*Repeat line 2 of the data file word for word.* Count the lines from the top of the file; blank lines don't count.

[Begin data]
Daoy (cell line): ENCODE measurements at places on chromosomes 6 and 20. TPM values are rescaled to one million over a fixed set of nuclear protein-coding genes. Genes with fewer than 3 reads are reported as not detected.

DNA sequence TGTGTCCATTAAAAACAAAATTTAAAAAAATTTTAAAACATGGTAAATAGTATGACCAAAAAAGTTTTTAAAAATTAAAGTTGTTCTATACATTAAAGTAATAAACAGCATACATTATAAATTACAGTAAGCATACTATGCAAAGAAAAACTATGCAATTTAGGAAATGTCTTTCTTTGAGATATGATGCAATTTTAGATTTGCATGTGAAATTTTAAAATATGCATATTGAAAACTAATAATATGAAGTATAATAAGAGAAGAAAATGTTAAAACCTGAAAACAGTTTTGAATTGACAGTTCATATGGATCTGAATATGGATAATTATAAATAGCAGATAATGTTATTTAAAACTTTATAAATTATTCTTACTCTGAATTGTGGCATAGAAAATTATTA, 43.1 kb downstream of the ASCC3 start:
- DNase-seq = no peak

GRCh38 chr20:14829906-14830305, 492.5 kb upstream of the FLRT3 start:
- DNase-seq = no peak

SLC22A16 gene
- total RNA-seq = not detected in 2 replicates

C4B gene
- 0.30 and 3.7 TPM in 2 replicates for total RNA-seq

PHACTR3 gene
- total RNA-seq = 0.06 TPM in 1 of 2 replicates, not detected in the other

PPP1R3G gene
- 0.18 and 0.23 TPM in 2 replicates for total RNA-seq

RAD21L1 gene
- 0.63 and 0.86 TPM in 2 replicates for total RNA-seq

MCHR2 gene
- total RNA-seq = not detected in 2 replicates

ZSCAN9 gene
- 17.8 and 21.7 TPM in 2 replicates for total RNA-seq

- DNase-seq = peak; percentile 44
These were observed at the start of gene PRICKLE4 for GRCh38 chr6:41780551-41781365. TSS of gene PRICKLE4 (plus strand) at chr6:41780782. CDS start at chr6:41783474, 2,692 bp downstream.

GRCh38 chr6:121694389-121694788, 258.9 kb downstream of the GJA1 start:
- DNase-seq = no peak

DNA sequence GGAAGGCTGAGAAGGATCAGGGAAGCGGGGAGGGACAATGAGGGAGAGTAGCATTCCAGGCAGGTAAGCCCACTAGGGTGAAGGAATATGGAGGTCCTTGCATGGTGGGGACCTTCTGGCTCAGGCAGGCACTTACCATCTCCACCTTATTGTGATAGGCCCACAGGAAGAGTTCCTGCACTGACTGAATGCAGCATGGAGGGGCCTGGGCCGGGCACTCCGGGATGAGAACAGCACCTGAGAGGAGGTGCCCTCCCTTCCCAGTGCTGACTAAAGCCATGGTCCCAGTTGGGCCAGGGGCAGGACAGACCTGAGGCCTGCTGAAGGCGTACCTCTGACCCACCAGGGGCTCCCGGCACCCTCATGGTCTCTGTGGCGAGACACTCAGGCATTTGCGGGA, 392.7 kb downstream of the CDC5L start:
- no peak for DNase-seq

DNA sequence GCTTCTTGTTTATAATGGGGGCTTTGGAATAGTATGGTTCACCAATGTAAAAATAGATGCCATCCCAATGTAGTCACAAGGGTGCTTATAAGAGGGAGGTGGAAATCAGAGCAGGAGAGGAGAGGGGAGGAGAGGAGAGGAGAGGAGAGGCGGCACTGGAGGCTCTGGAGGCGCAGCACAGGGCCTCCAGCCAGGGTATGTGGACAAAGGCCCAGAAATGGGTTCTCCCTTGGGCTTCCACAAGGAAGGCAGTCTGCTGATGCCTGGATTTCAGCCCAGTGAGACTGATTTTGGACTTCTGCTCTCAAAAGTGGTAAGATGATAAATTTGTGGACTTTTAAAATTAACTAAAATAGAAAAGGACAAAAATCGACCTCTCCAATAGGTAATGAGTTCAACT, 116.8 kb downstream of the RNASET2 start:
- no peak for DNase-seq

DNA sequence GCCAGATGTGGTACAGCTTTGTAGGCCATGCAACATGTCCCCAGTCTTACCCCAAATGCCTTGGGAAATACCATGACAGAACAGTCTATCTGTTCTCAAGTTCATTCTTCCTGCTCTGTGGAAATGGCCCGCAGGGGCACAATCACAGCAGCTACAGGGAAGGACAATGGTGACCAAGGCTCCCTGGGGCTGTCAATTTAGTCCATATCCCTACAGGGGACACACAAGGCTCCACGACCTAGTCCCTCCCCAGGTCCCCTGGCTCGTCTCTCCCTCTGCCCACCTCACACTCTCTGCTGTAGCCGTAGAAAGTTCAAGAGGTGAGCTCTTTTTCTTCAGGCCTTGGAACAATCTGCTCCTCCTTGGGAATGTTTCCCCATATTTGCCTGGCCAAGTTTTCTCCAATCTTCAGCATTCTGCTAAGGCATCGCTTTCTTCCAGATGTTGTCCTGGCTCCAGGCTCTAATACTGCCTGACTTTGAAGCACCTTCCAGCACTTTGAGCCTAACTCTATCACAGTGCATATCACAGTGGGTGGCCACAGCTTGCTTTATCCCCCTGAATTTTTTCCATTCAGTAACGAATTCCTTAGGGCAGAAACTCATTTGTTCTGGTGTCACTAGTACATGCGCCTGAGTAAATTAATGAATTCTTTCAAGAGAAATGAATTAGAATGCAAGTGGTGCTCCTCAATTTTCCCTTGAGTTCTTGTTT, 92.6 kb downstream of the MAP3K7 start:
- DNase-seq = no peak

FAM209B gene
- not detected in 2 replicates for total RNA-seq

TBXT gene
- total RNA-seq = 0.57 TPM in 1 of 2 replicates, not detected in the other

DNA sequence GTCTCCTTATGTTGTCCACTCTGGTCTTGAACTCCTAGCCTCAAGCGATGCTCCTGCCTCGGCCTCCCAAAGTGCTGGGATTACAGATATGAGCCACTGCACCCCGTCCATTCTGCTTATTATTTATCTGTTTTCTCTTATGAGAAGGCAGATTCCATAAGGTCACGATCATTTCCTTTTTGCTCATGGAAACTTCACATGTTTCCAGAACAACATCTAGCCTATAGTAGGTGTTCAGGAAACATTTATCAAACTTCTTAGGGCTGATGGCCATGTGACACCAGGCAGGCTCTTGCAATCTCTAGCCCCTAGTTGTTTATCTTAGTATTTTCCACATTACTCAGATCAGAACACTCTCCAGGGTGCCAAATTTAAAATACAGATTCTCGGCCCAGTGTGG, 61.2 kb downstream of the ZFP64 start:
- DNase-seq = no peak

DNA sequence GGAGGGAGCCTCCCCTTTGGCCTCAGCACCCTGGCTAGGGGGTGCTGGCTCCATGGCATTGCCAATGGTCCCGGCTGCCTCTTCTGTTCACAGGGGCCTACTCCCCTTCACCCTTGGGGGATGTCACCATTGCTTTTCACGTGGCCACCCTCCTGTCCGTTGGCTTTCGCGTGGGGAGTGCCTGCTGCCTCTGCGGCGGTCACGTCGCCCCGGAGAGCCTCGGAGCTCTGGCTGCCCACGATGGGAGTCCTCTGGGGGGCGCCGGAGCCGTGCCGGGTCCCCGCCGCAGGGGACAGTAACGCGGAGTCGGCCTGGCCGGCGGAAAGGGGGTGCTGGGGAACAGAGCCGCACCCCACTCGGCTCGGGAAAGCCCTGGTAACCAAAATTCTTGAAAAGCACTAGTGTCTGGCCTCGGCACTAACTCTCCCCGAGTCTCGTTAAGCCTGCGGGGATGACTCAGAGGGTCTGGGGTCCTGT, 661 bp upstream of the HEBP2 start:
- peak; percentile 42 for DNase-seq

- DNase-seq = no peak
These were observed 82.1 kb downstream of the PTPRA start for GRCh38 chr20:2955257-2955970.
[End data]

DNA sequence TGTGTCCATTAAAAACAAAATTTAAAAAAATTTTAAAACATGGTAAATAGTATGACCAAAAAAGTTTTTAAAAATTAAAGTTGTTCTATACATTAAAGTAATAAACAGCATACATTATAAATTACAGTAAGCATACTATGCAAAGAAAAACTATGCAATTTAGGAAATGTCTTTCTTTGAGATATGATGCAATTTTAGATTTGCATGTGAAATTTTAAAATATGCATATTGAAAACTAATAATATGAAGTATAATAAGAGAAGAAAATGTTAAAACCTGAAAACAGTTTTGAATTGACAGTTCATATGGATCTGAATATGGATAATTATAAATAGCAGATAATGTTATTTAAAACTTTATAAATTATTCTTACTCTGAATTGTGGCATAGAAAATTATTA, 43.1 kb downstream of the ASCC3 start: